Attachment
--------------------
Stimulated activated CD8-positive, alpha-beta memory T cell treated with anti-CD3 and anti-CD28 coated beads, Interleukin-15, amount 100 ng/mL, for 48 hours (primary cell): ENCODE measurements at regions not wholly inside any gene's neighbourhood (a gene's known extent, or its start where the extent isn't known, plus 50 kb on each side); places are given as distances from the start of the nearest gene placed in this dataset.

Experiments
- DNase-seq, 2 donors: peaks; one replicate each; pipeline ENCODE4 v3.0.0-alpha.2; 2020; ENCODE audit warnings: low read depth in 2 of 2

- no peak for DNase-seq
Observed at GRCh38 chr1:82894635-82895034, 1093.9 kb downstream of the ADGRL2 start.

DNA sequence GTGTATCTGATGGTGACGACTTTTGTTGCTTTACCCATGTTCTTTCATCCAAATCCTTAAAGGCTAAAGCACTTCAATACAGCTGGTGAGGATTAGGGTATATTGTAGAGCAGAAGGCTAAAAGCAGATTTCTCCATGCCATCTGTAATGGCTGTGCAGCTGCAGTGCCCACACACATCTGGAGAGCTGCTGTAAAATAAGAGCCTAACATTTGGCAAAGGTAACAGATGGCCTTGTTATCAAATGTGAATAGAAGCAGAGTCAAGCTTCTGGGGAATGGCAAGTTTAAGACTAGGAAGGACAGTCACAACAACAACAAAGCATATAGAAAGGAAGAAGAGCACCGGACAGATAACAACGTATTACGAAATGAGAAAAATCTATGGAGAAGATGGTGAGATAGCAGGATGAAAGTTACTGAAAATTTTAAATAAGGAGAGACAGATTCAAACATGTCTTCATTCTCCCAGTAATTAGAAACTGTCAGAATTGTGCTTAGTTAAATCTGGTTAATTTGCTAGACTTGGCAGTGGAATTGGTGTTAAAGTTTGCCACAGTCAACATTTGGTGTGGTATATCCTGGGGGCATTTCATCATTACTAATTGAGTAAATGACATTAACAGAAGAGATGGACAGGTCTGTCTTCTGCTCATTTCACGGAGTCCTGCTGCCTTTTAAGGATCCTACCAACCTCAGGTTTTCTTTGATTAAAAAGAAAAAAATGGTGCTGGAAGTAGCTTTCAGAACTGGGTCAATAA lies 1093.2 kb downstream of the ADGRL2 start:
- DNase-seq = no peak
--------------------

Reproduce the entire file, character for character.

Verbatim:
Stimulated activated CD8-positive, alpha-beta memory T cell treated with anti-CD3 and anti-CD28 coated beads, Interleukin-15, amount 100 ng/mL, for 48 hours (primary cell): ENCODE measurements at regions not wholly inside any gene's neighbourhood (a gene's known extent, or its start where the extent isn't known, plus 50 kb on each side); places are given as distances from the start of the nearest gene placed in this dataset.

Experiments
- DNase-seq, 2 donors: peaks; one replicate each; pipeline ENCODE4 v3.0.0-alpha.2; 2020; ENCODE audit warnings: low read depth in 2 of 2

- no peak for DNase-seq
Observed at GRCh38 chr1:82894635-82895034, 1093.9 kb downstream of the ADGRL2 start.

DNA sequence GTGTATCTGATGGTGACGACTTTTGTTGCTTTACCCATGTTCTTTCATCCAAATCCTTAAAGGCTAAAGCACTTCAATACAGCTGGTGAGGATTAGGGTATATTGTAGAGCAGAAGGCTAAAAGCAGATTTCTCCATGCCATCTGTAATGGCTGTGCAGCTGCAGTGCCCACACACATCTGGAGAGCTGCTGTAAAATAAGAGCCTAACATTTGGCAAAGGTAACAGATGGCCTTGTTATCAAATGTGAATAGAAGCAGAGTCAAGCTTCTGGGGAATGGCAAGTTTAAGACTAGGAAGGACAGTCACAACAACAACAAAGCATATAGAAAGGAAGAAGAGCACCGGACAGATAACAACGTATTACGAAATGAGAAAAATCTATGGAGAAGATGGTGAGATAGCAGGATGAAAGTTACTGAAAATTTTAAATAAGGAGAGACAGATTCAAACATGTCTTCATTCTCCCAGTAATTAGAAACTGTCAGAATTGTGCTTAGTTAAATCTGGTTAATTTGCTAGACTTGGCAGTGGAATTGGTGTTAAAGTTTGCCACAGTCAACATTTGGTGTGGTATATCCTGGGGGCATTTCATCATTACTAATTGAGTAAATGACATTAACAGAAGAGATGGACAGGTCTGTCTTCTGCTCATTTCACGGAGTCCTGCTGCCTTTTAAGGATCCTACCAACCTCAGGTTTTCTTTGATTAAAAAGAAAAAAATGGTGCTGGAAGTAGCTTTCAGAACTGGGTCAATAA lies 1093.2 kb downstream of the ADGRL2 start:
- DNase-seq = no peak